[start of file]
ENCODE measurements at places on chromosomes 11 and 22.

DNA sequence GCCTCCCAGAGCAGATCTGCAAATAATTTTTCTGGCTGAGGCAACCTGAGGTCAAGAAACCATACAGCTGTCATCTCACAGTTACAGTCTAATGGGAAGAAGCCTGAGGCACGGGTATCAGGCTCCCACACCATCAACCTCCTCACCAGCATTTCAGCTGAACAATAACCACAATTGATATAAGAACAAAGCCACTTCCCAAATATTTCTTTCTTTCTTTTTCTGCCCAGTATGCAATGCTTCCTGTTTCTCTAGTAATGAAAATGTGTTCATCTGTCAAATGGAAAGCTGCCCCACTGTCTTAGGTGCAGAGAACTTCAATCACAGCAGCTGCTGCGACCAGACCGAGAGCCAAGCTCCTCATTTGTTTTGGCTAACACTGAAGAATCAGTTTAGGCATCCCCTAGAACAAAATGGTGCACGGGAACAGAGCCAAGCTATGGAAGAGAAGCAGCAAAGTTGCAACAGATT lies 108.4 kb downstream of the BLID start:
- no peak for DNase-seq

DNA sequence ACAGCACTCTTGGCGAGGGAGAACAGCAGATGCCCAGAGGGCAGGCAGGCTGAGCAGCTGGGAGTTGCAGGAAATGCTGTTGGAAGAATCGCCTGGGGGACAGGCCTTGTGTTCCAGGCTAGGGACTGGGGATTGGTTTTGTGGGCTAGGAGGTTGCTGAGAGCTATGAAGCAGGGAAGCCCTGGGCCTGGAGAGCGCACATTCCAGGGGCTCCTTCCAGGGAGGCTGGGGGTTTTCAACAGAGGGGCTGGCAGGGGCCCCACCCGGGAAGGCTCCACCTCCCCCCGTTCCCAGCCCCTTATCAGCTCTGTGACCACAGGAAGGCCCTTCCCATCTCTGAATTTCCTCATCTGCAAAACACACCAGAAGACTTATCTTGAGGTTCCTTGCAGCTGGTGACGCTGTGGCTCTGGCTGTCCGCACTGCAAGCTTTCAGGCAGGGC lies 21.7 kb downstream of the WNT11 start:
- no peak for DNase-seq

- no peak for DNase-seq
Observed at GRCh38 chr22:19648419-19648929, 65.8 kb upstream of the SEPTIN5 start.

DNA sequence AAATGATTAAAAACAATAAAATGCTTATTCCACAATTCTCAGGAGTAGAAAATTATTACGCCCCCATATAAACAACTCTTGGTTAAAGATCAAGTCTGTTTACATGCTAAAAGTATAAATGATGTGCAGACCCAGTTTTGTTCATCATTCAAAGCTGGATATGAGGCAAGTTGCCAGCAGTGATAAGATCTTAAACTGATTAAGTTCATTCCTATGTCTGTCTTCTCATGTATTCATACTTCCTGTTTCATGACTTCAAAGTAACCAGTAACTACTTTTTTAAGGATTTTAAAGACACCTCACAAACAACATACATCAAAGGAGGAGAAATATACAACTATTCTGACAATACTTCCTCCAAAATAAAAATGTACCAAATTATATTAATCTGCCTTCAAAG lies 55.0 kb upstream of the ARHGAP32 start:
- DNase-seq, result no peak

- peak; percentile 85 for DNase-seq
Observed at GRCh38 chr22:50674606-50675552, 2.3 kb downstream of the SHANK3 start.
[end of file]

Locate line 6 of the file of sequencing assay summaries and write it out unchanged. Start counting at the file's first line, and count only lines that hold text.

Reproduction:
- no peak for DNase-seq